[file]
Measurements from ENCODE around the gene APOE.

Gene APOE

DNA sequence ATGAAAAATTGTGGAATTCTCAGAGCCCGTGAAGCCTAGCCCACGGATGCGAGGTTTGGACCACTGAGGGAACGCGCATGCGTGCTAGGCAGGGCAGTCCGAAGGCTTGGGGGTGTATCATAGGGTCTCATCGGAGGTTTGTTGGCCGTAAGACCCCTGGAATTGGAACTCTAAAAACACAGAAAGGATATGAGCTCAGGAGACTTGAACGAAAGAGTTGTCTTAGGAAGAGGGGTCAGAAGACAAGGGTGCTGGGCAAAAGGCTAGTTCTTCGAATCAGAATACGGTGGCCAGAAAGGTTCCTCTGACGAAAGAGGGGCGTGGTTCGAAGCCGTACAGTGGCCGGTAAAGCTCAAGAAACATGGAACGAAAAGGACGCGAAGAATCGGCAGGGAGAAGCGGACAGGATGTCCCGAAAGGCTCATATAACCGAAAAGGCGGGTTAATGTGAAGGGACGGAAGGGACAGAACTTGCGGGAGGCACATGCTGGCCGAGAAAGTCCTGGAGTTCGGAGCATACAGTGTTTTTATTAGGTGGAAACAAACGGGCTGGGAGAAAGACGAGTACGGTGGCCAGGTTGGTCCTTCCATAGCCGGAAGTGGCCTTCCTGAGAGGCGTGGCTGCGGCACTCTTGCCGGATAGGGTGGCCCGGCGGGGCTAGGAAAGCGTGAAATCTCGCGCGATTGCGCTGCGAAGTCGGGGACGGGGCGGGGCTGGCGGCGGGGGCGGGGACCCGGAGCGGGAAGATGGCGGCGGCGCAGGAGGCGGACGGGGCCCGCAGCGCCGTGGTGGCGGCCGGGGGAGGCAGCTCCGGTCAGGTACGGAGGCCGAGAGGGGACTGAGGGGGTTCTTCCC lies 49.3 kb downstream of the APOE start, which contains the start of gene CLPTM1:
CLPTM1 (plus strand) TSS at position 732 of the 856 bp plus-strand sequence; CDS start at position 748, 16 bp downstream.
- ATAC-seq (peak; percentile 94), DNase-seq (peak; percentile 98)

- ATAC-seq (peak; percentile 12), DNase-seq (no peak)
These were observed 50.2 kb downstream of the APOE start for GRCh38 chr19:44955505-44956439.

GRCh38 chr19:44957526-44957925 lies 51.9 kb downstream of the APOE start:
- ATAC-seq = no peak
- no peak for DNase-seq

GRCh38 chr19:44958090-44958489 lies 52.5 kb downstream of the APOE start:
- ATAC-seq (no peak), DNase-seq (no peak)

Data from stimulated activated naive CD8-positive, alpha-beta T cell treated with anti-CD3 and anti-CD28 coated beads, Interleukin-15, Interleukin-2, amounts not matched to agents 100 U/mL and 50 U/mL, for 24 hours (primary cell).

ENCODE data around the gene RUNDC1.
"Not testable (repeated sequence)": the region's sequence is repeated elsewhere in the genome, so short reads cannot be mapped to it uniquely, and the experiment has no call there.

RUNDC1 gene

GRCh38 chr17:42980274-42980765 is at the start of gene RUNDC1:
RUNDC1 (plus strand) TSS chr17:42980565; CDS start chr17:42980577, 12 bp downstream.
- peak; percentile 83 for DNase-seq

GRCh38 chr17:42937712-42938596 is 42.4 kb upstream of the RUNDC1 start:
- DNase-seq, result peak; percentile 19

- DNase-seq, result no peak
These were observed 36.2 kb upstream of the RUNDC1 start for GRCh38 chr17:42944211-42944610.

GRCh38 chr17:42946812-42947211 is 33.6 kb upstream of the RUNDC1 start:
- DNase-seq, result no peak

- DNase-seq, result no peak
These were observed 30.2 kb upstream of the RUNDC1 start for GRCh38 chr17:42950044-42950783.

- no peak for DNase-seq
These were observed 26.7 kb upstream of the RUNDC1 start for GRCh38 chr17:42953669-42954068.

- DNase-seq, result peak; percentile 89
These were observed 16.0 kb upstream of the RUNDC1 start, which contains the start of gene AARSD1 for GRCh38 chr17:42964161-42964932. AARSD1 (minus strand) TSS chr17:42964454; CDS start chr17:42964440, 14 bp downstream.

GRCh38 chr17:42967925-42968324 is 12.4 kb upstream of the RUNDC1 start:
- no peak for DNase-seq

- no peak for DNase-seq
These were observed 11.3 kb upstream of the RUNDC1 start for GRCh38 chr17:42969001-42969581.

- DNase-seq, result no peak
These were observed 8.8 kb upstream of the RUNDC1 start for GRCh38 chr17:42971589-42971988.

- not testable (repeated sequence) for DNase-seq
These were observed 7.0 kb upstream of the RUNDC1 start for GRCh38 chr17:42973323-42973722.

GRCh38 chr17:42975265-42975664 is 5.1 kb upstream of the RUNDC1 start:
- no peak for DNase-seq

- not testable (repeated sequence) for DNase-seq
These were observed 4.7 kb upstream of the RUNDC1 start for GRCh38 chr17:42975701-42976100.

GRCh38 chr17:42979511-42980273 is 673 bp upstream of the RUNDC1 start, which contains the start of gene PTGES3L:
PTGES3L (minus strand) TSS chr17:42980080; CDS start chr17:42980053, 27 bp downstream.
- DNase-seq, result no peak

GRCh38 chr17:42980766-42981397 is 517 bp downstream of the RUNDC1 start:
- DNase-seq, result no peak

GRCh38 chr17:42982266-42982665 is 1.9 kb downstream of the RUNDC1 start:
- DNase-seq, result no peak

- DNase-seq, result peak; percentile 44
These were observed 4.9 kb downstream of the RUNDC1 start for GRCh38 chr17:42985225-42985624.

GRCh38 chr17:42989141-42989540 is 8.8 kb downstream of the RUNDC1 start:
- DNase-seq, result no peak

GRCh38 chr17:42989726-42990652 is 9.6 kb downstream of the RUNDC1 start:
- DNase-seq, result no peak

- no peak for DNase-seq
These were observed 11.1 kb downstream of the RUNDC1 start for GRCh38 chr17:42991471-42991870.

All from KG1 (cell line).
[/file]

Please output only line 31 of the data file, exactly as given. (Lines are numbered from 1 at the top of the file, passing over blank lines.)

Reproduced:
These were observed 16.0 kb upstream of the RUNDC1 start, which contains the start of gene AARSD1 for GRCh38 chr17:42964161-42964932. AARSD1 (minus strand) TSS chr17:42964454; CDS start chr17:42964440, 14 bp downstream.